I'm interested in whether or not integrals of the form $I (\alpha , \beta , k) = \displaystyle\int_0^1 \log^k \left(\frac{x}{1-x}\right) x^{\alpha -1} (1-x)^{\beta -1 }dx,$ with $k\in \mathbb{N}, \alpha , \beta \in \mathbb{R}^+,$ exist. In particular, I've been working on the case $k=1$ for some time, and suspect that it works when $\alpha ,\beta > 1$. Despite my best efforts to coerce a lucky identity or sneaky contour out of it, I'm still out of luck in searching for a closed form or tight bounds. I'd be more interested to hear what sort of strategy you might use to answer these questions. That said, if you have an answer, I would appreciate being led in that direction (especially if this somehow turns out to be trivial), and you may of course post it if you find it somehow more convenient.


If we expand $\log^k \left( \frac{x}{1-x} \right) = (\log x - \log (1-x))^k $ by the binomial theorem we see that your integral is a linear combination of integrals of the form $$\int^1_0 \log^nx\log^m(1-x) x^{\alpha-1} (1-x)^{\beta-1} dx = \frac{\partial}{\partial^n\alpha \partial^m\beta} \operatorname{B}(\alpha,\beta) $$ where $\operatorname{B}$ is the Beta function. Hence these can be evaluated in terms of the Beta function and it's derivatives.

The Beta function is defined by $$\operatorname{B}(\alpha,\beta) =\int^1_0 x^{\alpha-1} (1-x)^{\beta-1} dx$$

and is well studied. Googling will turn up many results about this function. To get those $\log$ terms into the integral, we differentiate with respect to one of the variables. For example, $$ \frac{\partial}{\partial \alpha} \operatorname{B}(\alpha,\beta) = \frac{\partial}{\partial \alpha} \int^1_0 x^{\alpha-1} (1-x)^{\beta -1} dx = \int^1_0 \frac{\partial}{\partial \alpha} \left( x^{\alpha-1} (1-x)^{\beta-1} \right) dx .$$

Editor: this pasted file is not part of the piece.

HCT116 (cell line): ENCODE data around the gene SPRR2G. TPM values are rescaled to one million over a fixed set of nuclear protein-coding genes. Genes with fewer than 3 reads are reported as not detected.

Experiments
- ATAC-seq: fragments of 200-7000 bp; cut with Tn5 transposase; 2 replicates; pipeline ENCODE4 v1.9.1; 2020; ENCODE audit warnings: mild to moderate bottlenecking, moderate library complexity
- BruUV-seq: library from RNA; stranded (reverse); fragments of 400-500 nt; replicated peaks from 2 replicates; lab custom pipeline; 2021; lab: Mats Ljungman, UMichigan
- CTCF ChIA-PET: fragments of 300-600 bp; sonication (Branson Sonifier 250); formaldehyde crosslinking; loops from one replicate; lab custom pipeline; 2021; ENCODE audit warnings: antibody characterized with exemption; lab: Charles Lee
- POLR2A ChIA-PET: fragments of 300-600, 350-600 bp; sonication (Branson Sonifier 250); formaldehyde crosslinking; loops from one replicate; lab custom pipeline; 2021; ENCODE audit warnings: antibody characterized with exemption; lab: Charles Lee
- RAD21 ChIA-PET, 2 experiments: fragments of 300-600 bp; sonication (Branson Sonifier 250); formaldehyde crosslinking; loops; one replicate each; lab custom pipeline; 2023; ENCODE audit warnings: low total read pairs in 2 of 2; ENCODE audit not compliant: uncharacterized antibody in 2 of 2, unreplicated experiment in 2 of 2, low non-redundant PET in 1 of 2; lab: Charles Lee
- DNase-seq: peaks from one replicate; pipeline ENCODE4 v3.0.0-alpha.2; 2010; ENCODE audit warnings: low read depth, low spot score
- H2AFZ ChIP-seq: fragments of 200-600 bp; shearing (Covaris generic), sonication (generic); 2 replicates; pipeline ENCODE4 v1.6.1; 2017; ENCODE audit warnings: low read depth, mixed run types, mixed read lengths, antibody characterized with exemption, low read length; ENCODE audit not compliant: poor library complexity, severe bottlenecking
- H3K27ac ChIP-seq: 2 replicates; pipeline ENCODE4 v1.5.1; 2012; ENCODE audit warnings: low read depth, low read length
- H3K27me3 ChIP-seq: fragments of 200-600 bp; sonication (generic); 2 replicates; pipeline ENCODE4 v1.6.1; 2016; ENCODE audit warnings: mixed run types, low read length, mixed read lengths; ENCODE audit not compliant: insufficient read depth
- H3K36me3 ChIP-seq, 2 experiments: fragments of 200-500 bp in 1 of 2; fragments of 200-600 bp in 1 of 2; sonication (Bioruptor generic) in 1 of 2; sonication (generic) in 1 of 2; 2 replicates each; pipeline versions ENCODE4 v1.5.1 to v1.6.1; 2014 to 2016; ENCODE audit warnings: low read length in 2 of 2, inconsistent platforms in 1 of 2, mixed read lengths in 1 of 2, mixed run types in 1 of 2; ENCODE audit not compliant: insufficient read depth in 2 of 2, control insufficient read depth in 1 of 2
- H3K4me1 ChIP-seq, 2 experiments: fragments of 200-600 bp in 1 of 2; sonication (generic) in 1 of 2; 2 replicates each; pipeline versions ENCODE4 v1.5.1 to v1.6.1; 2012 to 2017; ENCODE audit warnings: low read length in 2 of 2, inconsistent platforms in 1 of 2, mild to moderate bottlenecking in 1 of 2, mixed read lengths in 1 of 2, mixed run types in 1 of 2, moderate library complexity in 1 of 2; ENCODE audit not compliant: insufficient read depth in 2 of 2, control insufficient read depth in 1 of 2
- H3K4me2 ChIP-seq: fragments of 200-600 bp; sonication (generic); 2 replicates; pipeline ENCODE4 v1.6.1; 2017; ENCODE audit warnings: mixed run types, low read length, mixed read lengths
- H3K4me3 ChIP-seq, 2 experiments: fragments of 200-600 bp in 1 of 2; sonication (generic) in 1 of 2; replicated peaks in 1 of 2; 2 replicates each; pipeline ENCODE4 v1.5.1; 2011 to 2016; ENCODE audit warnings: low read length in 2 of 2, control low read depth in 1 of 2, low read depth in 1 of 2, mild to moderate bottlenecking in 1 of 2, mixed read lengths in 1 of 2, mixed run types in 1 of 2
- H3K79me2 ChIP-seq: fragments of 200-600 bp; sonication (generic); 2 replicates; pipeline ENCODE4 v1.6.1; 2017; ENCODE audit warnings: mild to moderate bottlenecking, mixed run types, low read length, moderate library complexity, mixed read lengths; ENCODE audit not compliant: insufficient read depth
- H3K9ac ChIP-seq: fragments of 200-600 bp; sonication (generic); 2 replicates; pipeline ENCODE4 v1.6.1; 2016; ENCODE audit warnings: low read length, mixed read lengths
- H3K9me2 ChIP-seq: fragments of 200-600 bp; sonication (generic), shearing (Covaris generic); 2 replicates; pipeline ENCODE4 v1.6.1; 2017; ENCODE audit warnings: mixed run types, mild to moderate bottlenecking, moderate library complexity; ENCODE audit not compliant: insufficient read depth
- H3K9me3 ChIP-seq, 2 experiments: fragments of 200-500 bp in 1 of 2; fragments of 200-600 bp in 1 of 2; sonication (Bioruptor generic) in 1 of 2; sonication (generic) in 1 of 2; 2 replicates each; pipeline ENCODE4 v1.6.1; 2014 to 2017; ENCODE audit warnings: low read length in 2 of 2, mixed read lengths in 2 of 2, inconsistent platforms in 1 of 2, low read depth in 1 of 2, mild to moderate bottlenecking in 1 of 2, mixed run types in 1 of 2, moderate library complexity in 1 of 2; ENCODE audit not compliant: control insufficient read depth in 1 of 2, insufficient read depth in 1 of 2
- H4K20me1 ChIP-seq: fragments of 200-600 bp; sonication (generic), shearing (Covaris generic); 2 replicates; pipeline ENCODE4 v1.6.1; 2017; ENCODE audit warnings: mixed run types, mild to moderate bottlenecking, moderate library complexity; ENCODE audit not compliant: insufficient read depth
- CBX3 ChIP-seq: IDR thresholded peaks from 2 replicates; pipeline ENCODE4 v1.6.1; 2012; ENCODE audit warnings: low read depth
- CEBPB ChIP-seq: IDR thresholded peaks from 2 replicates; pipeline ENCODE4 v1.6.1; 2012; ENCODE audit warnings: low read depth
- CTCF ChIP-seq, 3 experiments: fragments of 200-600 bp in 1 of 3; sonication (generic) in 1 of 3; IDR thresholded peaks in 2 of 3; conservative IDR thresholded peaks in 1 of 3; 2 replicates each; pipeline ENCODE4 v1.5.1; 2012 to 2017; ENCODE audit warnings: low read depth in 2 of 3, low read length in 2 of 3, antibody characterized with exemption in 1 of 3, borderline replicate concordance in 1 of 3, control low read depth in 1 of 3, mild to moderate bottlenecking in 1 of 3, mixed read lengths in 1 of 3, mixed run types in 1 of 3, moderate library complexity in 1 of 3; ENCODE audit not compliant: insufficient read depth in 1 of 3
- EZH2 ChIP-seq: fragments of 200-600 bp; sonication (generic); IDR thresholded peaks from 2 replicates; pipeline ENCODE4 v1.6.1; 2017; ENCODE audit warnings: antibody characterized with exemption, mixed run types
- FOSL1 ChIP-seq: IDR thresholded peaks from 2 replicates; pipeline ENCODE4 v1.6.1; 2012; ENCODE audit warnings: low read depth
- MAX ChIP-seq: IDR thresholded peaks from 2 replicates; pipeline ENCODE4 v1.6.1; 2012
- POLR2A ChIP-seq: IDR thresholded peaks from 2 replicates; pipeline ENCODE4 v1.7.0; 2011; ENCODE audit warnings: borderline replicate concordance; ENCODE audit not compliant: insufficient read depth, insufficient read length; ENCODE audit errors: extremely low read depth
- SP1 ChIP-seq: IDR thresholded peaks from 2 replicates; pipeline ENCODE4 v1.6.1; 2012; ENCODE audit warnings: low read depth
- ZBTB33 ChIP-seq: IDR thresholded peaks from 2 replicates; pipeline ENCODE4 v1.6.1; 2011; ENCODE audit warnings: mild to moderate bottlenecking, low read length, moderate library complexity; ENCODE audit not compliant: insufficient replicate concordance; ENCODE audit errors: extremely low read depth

Since $\frac{d}{dx} a^x = \log a \cdot a^x$ the effect of the differentiation is to multiply by the base. So in this case, $$\frac{\partial}{\partial \alpha} \operatorname{B}(\alpha,\beta) = \int^1_0 \log x x^{\alpha-1} (1-x)^{\beta -1} dx.$$

If we differentiate with respect to $\alpha$, we bring out a factor of $\log x$, so if we differentiate with respect to $\alpha$ $n$ times, we bring out $\log^n(x).$ Similarly, if we differentiate with respect to $\beta$ $m$ times, we bring out $\log^m(x).$

  • $\begingroup$ Neat - I am not so quick, so if you could explain the last equality I will gladly accept. $\endgroup$ – user17794 Jun 17 '12 at 9:24
  • $\begingroup$ @Tim Duff I had edited my post, hopefully it is more informative. Please tell me if you have any more questions. $\endgroup$ – Ragib Zaman Jun 17 '12 at 9:59
  • $\begingroup$ Yes that's more than sufficient - should have recognized the differentiation of the integral there. Thanks! $\endgroup$ – user17794 Jun 17 '12 at 10:01

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